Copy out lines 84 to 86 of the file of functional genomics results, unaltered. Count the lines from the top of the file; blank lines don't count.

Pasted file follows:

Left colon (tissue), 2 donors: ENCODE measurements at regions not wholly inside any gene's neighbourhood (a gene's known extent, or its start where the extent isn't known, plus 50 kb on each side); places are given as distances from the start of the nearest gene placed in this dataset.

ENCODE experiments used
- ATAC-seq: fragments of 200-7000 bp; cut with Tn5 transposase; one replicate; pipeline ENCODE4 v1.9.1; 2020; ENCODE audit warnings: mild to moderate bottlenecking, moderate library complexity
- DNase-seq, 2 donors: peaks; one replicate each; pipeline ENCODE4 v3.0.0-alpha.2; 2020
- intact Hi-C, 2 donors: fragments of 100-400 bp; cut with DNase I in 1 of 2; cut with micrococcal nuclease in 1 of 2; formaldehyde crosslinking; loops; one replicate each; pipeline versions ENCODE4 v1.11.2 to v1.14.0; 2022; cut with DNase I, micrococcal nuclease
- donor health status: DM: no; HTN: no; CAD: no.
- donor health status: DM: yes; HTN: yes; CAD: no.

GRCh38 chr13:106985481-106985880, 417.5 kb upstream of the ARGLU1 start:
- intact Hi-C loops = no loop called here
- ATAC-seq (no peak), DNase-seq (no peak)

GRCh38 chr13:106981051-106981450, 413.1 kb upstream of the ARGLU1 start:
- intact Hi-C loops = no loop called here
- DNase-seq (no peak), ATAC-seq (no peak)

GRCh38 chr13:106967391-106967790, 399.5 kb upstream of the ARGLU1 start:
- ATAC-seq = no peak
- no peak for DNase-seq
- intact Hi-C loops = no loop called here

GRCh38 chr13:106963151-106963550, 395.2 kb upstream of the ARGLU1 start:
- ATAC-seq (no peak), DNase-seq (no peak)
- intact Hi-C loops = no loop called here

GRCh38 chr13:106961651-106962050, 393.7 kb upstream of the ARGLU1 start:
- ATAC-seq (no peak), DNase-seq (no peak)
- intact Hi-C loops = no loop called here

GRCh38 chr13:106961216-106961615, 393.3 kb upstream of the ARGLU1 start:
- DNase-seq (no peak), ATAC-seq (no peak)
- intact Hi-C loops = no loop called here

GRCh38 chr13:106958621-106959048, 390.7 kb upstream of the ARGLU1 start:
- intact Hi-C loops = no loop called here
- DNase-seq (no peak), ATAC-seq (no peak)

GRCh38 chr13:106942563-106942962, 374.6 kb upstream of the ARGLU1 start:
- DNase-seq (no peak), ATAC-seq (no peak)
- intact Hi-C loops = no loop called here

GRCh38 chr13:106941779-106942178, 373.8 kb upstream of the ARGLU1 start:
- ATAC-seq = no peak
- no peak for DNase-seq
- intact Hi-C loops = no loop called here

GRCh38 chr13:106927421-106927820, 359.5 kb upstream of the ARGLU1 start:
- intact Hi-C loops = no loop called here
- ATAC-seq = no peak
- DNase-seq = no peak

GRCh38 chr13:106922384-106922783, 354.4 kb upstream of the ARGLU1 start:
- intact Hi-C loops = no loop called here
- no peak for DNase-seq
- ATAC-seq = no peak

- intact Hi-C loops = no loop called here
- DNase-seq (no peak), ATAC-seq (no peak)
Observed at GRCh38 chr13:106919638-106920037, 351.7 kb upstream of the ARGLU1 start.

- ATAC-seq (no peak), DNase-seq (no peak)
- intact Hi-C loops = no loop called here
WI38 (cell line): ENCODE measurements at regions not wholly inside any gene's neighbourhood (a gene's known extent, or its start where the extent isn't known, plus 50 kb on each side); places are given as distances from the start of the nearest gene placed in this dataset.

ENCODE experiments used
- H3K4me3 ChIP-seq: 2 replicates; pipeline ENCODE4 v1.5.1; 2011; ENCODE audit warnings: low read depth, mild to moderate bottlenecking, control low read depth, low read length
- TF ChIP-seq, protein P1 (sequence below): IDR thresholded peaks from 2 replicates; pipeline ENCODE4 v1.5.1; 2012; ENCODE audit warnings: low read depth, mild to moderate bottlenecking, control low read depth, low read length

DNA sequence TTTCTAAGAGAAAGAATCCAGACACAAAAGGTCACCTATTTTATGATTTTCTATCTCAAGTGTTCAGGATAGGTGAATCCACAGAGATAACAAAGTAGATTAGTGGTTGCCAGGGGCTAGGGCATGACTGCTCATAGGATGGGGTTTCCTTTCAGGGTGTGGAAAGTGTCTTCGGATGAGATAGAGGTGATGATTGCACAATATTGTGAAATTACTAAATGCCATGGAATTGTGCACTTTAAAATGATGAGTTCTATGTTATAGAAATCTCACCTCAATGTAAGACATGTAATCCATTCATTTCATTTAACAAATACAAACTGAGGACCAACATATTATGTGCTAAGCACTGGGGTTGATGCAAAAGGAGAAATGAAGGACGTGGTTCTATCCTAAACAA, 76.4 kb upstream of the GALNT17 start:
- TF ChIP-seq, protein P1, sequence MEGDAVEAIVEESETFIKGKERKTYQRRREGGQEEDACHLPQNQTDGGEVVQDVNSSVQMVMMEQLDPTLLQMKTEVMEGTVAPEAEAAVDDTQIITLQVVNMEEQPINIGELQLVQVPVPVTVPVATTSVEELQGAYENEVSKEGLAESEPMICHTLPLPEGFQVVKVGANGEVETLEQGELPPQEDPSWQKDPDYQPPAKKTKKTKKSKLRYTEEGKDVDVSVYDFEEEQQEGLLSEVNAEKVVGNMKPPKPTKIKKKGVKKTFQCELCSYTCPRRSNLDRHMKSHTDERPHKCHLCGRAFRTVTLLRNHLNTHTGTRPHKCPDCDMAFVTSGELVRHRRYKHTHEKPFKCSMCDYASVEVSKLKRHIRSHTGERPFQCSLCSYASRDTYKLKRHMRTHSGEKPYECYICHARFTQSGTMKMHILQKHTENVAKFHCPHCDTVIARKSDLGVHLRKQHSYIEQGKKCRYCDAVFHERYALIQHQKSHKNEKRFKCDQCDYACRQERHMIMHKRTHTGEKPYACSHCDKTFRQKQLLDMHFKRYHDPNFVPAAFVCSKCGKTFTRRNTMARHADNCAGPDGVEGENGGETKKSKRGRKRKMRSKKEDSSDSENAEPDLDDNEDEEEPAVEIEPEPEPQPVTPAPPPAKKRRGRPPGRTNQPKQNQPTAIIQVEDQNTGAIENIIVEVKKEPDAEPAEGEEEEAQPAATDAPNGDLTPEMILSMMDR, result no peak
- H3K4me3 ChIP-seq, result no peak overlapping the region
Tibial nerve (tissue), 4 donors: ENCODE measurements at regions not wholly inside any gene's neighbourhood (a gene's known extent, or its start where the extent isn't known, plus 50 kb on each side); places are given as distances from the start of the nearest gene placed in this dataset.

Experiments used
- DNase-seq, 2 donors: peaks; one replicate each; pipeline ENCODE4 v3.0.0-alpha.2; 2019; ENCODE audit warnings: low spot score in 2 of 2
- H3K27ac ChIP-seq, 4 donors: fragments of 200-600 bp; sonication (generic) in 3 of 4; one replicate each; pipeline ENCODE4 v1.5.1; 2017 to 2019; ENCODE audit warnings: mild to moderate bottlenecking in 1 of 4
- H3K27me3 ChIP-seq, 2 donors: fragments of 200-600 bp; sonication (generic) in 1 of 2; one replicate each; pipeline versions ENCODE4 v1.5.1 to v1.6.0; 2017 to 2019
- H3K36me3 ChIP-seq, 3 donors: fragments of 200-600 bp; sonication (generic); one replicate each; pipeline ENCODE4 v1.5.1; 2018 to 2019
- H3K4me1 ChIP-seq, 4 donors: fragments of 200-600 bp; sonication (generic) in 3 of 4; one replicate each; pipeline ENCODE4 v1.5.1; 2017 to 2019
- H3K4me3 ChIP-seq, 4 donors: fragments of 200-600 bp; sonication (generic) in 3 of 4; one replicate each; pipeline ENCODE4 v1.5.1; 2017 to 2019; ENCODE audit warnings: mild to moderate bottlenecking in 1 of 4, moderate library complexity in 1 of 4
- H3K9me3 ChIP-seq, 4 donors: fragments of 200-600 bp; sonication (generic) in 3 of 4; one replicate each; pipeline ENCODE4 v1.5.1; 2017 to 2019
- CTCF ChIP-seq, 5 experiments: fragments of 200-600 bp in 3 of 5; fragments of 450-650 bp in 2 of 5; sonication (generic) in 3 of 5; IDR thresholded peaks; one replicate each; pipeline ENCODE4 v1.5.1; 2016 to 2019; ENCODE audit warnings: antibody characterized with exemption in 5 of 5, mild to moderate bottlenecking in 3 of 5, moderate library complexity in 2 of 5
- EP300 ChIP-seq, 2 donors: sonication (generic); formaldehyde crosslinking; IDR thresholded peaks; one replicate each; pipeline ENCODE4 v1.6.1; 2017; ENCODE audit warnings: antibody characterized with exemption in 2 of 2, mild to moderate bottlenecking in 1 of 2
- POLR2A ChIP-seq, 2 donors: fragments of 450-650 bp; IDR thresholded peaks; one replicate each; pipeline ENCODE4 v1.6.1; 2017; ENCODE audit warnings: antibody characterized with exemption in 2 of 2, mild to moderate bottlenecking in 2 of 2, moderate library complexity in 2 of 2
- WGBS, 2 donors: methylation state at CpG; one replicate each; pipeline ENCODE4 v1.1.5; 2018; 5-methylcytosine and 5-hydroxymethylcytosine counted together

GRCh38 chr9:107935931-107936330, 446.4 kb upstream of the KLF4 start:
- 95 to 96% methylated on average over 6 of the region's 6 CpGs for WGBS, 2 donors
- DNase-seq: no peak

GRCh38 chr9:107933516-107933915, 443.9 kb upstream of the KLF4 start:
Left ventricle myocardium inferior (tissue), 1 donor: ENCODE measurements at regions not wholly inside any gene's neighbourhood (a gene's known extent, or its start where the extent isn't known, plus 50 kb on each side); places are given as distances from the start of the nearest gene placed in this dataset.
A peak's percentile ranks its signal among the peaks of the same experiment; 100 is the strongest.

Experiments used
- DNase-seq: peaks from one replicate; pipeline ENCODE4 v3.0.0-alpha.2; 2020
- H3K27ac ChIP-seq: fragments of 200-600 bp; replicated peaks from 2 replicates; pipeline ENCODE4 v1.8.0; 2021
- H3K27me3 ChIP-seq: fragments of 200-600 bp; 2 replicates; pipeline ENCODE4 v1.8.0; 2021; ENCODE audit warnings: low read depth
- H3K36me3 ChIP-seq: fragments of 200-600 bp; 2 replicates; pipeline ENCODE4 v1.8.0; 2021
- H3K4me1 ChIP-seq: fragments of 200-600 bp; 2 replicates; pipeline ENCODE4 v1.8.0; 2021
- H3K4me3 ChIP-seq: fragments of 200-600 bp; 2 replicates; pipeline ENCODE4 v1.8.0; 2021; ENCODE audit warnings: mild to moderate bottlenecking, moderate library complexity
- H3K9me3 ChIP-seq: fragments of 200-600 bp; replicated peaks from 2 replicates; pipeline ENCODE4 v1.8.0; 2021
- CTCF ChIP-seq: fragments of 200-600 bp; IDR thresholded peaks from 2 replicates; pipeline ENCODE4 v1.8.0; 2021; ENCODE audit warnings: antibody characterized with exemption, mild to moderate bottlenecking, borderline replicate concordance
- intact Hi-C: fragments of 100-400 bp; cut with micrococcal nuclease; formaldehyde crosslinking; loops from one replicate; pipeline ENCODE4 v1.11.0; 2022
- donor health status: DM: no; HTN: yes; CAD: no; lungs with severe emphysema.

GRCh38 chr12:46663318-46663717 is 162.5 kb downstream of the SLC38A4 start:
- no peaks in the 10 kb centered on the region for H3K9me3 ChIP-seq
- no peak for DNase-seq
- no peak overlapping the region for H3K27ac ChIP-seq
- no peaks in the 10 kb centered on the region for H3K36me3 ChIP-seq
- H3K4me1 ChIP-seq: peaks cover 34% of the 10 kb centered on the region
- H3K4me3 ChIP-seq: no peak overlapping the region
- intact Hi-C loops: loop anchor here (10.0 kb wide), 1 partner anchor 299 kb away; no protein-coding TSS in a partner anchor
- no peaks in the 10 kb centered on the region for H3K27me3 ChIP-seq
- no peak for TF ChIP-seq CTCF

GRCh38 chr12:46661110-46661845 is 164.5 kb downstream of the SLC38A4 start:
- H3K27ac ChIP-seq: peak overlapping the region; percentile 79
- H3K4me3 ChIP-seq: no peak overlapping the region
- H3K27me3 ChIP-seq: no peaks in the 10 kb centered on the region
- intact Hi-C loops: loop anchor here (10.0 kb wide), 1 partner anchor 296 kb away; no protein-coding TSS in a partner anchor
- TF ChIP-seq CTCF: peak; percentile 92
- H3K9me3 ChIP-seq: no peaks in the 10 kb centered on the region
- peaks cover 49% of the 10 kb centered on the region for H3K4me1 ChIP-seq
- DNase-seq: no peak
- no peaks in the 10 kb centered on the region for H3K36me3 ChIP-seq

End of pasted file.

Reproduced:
- CTCF ChIP-seq: fragments of 200-600 bp; IDR thresholded peaks from 2 replicates; pipeline ENCODE4 v1.8.0; 2021; ENCODE audit warnings: antibody characterized with exemption, mild to moderate bottlenecking, borderline replicate concordance
- intact Hi-C: fragments of 100-400 bp; cut with micrococcal nuclease; formaldehyde crosslinking; loops from one replicate; pipeline ENCODE4 v1.11.0; 2022
- donor health status: DM: no; HTN: yes; CAD: no; lungs with severe emphysema.